The mother bear napped in her den, leaving her three cubs to roam and explore the forest on their own. She fell asleep, telling herself it would do them good to learn about independence and courage without needing Mother there to make them feel secure and safe.
As she’d settled into the den, the mother bear recalled how her own mother followed her and her brother around the forest to protect them from any threats, especially those of the vicious wolves. She wondered if it was necessary for her to do for her own cubs, still young and vulnerable. But, alas, she was so, so tired and it was so cool and comfortable inside the den.
She had doubts about leaving her cubs to wander alone. She imagined her own mother disapproving of the neglect. But she was tired. So, so tired from raising the three cubs that nature and her wild instinct had thrust upon her. Three cubs, unlike her own mother’s two. Her own mother may have disapproved of her absence, she thought, but her mother bear knew nothing of the difficulty of raising three cubs.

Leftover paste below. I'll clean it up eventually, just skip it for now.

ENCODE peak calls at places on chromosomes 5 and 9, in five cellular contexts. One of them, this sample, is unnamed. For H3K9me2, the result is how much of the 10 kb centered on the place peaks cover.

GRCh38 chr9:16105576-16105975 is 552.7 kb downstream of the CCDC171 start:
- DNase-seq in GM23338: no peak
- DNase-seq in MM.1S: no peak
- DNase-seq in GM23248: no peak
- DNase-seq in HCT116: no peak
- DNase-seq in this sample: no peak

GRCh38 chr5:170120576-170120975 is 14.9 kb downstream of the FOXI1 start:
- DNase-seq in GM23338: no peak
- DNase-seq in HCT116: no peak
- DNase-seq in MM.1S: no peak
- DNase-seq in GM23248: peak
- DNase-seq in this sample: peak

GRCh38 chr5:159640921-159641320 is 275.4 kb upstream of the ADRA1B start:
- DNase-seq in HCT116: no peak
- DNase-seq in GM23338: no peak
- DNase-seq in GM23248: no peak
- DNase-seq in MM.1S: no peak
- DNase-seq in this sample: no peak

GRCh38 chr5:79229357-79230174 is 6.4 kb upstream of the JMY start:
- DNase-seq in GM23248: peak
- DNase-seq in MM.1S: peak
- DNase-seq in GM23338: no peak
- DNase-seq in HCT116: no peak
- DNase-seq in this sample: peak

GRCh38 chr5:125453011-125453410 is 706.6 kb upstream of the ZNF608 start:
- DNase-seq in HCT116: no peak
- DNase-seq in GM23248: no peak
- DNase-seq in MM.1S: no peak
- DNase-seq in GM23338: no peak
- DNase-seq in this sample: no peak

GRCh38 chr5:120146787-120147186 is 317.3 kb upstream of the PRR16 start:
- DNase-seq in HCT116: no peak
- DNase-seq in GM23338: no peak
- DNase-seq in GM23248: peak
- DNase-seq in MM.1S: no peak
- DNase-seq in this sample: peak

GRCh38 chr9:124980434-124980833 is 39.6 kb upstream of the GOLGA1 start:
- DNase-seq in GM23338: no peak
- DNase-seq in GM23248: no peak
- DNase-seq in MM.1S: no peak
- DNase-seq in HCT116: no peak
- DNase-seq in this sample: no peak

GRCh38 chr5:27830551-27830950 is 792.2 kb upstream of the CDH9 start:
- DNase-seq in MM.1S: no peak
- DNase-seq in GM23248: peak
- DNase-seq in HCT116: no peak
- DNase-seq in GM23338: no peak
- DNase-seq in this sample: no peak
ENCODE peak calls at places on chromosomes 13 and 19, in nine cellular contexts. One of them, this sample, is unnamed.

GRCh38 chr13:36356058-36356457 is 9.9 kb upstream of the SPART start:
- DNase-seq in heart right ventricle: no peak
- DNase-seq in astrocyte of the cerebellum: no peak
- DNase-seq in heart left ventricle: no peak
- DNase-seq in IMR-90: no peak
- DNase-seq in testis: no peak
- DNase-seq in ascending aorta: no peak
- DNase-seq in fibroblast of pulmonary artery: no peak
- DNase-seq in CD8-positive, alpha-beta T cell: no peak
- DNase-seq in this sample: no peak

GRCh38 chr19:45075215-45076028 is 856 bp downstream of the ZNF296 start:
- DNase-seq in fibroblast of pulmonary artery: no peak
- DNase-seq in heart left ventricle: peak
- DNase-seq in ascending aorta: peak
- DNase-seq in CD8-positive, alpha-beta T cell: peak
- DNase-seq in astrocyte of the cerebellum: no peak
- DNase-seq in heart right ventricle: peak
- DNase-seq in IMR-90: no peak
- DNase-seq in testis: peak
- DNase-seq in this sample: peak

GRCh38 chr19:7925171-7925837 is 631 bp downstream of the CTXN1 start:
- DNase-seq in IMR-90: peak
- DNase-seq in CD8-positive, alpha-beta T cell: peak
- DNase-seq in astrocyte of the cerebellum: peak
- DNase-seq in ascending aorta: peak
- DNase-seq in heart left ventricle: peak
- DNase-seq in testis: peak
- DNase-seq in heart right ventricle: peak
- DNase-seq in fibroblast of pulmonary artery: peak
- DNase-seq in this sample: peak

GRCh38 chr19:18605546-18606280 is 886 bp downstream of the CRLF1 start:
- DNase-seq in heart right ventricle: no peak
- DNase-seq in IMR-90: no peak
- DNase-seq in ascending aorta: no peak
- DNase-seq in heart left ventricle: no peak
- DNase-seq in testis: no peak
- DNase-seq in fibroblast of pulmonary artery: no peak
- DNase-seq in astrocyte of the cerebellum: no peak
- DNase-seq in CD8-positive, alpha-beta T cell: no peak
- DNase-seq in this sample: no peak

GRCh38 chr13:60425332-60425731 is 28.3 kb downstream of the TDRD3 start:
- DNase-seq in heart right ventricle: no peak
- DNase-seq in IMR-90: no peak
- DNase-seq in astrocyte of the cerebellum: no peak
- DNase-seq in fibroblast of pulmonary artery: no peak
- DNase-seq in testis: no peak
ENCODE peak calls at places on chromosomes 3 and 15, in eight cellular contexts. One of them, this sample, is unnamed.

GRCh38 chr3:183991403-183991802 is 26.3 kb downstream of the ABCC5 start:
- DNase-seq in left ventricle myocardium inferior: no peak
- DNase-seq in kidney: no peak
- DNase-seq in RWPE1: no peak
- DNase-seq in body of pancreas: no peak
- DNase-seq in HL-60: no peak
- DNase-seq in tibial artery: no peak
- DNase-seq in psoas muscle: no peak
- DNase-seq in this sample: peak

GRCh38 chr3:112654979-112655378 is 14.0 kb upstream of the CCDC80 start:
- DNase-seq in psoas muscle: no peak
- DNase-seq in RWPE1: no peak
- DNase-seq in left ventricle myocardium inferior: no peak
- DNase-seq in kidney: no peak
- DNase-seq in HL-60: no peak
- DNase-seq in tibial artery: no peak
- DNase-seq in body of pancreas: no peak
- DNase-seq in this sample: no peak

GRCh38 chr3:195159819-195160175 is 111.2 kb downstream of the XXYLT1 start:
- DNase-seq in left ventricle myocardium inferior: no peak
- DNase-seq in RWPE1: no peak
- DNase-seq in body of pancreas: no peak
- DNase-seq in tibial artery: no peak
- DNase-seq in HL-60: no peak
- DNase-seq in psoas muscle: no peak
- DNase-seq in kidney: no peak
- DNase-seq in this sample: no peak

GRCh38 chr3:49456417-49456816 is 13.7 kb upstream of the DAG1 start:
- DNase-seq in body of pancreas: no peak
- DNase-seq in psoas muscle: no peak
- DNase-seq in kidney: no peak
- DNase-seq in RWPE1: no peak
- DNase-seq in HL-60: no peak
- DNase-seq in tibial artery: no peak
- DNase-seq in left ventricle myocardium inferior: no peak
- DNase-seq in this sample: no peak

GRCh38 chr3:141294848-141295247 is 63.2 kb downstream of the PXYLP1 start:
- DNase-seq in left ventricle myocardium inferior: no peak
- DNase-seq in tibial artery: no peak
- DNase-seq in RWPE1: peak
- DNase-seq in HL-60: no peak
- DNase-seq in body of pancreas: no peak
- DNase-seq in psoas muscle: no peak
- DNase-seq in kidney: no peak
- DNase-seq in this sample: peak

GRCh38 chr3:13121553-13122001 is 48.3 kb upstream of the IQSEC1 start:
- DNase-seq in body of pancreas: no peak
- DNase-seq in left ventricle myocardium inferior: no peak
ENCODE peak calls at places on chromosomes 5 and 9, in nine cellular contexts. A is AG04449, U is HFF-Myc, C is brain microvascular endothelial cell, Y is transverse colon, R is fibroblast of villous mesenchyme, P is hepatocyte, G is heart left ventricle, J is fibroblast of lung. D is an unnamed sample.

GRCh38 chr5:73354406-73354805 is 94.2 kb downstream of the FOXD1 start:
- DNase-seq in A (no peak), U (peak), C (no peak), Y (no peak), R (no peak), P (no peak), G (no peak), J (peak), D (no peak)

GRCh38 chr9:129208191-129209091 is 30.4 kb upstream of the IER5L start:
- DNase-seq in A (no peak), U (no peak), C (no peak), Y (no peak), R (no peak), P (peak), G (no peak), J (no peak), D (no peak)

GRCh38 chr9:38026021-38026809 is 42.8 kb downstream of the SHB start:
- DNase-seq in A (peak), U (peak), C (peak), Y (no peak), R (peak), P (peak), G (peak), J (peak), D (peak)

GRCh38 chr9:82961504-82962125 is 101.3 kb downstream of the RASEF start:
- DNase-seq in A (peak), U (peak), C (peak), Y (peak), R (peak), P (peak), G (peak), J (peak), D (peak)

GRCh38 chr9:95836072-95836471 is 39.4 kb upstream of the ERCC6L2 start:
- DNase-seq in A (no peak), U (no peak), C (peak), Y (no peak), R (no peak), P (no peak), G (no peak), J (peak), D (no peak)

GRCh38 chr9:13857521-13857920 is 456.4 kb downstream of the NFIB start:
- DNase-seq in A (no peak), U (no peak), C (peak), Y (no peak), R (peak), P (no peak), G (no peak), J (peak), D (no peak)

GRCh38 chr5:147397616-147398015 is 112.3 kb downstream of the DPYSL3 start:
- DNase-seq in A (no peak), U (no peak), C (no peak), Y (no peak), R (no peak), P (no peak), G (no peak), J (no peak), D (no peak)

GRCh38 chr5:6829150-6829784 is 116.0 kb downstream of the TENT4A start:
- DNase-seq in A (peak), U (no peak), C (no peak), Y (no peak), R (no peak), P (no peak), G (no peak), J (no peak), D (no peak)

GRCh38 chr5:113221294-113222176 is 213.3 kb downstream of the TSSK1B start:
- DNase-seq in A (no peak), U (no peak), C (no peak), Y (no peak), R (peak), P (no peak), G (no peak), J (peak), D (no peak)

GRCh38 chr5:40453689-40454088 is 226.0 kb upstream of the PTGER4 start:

Then she recalled how her mother had never had to save her cubs from the wolves. How the wolves were always some ominous threat that never came to pass. As cubs frolicking in the forest, the wolves had never come around the threaten them, so now she calculated they might not be that great a reason for concern. She decided the threat was never that severe, giving her the necessary comfort for an easy descent into sleep as her own cubs frolicked, unattended.
From her slumber, she was awakened by sounds that could have been distress cries from her cubs. And there were other sounds, which might have been the growls and howls of wolves. But she couldn’t be sure. She was still in that state of semi-slumber so she let it pass as any of the number of other things they could be besides the calls of her cubs or the growling of wolves.
Days and nights passed and the cubs hadn’t return. So the mother bear left to the den to roam the forest. Not far away she found bits of her offspring’s remains surrounded by wolf tracks. She found hunks of fur and some flesh and bones and blood. She sniffed. She knew the scents of her own cubs as well as the smell of the wolves.
She strolled back to her den. She settled deep inside, away from any worry for her three cubs. Before falling asleep, she wondered why her cubs never returned to the den to warn her of the threat of the wolves. She found it difficult to understand why they hadn’t returned. For, if they had alerted her to the wolves, it would have drawn her from the den to ward off their threat, so that now they’d be safe and sound beside her.